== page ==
Nod to APOD


Jupiter, as seen from Voyager; March, 1979I thought perhaps I should mention that the new banner is a detail taken from a 1979 Voyager photograph of Jupiter, presented by the one and only APOD. Something about some really cool digital processing by Björn Jónsson.

Anyway, yeah. Nifty.

Notes for Em


Time lapse of lightfoil in motion.I’m going to have to become some sort of physicist. Damn. I hate math.

No, actually, I don’t; I’m just a pathetic mathematician. Or, more accurately, not a mathematician at all. But that’s beside the point. Except, damn. I’m going to have to become some sort of physicist.

I suppose I shouldn’t be surprised. Some of the questions my brother and I asked thirty years ago probably astounded my father the way my daughter can absolutely befuddle me. “What,” she asked, not too long ago, “is a solar sail?”

Seven, by the way. Now eight.

Of course I told her about this far-flung idea of using a laser to push a spacecraft, and how the vessel could reach speeds near light. You know, stuff from fifteen years ago.

But I had no idea.

A BBC article brings me up to speed with lightfoil, which is a cool word despite the fact that no superhero will ever use it as a name:

Just as air causes lift on the wings of an aeroplane, light can do the same trick, researchers have said.

The effect, first shown in simulations, was proven by showing it in action on tiny glass rods.

Like the aerofoil concept of wings, the approach, published in Nature Photonics, works by making use of the radiation pressure of light.

The results are of interest for steering “solar sails”, a spacecraft propulsion based on the same force.

Each photon – or packet of light – carries its own momentum, and this “lightfoil” works by gathering the momentum of light as it passes through a material.

This radiation pressure has been considered as a fuel-free source of propulsion for long-distance space missions; a “solar sail” gathering up the momentum of the Sun’s rays can get a spacecraft up to a significant fraction of the speed of light.

But until now, no one thought to use the pressure in an analogue of an aerofoil, said Grover Swarzlander of the Rochester Institute of Technology (RIT).

Continue reading

Cool science stuff


So, anyway, I was impressed over the weekend at how many people asked me whether I had heard about the octopus and the coconut. It’s one of those nifty things science brings us from time to time. Dr. Julian Finn, to the one, told BBC’s Rebecca Morelle he “nearly drowned laughing” when he first witnessed the behavior. But I admit I like Brendan Kiley‘s description for Slog:

An octopus goes for a walk.Octopuses continue their long tradition of freaking out human beings—now they’re using tools, excavating buried coconut halves (discarded by humans), tucking them under their … undersides, and “stilt-walking” them away to use as shelter ….

…. They escape from their aquariums, they grab birds from the land and into tidal pools, they solve puzzles, they recognize human faces, they occasionally attack divers, and now they build little houses for themselves.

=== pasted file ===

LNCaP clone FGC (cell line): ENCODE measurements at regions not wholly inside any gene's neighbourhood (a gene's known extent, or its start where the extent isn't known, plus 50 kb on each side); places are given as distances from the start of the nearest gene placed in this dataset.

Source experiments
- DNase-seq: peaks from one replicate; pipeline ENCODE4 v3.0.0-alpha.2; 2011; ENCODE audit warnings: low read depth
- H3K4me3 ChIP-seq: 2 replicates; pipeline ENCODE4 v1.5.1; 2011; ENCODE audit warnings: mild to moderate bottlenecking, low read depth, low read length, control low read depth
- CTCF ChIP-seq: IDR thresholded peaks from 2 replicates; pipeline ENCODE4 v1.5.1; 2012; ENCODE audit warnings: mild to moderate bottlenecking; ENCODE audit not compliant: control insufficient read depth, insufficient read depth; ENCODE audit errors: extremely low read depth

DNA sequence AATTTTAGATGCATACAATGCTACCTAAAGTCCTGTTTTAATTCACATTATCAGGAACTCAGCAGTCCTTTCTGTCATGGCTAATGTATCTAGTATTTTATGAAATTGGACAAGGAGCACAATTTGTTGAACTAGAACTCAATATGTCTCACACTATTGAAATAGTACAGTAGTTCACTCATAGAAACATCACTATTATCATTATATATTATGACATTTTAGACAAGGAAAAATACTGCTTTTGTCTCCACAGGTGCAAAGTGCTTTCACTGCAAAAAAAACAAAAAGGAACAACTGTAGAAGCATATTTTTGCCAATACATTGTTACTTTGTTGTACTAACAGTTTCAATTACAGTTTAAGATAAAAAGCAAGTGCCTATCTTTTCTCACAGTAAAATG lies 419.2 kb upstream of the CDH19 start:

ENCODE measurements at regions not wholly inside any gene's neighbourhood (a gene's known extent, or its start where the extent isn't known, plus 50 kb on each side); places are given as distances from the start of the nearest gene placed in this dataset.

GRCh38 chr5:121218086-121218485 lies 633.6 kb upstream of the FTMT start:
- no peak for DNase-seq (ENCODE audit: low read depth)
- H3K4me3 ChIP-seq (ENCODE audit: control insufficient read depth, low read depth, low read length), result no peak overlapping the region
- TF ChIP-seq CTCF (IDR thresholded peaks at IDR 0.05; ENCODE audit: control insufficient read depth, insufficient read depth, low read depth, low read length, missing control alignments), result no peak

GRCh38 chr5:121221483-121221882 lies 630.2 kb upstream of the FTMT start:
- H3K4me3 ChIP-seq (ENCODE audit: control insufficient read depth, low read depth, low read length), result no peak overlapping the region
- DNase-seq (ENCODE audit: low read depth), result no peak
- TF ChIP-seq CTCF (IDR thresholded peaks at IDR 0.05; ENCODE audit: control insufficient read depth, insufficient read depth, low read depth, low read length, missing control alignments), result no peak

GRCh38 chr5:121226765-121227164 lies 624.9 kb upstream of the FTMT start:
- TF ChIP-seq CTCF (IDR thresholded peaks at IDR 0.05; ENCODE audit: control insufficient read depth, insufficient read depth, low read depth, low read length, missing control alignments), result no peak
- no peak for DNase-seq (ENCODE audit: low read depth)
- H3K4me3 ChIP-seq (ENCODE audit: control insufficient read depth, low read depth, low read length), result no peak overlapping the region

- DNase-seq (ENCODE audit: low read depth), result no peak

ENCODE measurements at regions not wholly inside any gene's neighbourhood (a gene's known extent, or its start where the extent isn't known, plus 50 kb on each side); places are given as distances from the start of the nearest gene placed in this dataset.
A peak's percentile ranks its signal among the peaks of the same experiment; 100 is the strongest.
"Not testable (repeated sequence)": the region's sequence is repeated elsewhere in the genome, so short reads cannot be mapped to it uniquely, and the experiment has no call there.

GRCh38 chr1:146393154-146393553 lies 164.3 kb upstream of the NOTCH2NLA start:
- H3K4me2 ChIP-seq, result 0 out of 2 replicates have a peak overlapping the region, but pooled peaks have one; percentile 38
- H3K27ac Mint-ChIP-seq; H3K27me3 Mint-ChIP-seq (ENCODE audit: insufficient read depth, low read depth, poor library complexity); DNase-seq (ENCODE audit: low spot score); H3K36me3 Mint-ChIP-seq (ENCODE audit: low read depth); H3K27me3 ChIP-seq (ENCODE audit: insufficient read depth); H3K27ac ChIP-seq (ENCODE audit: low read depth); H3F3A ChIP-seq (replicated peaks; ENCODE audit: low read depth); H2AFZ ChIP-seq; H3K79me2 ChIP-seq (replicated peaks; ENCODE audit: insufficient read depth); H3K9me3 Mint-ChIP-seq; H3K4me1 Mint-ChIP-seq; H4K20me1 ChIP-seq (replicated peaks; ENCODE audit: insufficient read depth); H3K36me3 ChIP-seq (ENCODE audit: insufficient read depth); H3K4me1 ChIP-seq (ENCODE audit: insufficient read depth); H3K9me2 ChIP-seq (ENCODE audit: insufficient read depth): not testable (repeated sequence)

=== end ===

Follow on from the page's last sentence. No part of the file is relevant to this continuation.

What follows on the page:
Maybe the Haida were right all along: Octopuses are the people of the sea.

I just think it’s cool that we can add them to the list of tool-using animals. But, as with the crows, there is something a little unsettling about an animal that both uses tools and remembers who you are.

Continue reading

Hefty, hefty, hefty ….


This is worth a note. Dennis Overbye reports for The New York Times:

An international team of physicists working in the bottom of an old iron mine in Minnesota said Thursday that they might have registered the first faint hints of a ghostly sea of subatomic particles known as dark matter long thought to permeate the cosmos.

The particles showed as two tiny pulses of heat deposited over the course of two years in chunks of germanium and silicon that had been cooled to a temperature near absolute zero. But, the scientists said, there was more than a 20 percent chance that the pulses were caused by fluctuations in the background radioactivity of their cavern, so the results were tantalizing, but not definitive.

Gordon Kane, a physicist from the University of Michigan, called the results “inconclusive, sadly,” adding, “It seems likely it is dark matter detection, but no proof.”

Dr. Kane said results from bigger and thus more sensitive experiments would be available in a couple of months.

Apparently this is a big deal. Dr. Kane described “a high level of serious hysteria” at the Kalvi Intitute for Theoretical Physics, in California. I mean, you know, a bunch of geeks getting hysterical at something that is … er … well beyond my context.

So, yeah. Sounds cool.

Astronomy domine, or, “Hello”


Cassini - Saturn Eclipse

I adore this picture.

If you want a photographic critique, I suppose I could say the exaggerated colors make it look like a really cool scene from an anime, but that’s not it. Besides, how do I make a proper critique of an image shot from 1.3 million miles away from its object? By a robot? Flying through outer space? A billion miles from home?

But speaking of home, if you look just inside the G ring to the left of Saturn, you might see a tiny dot.

That’s Earth. Home. Us. From nearly a billion miles away.

How can I not adore this picture?
Continue reading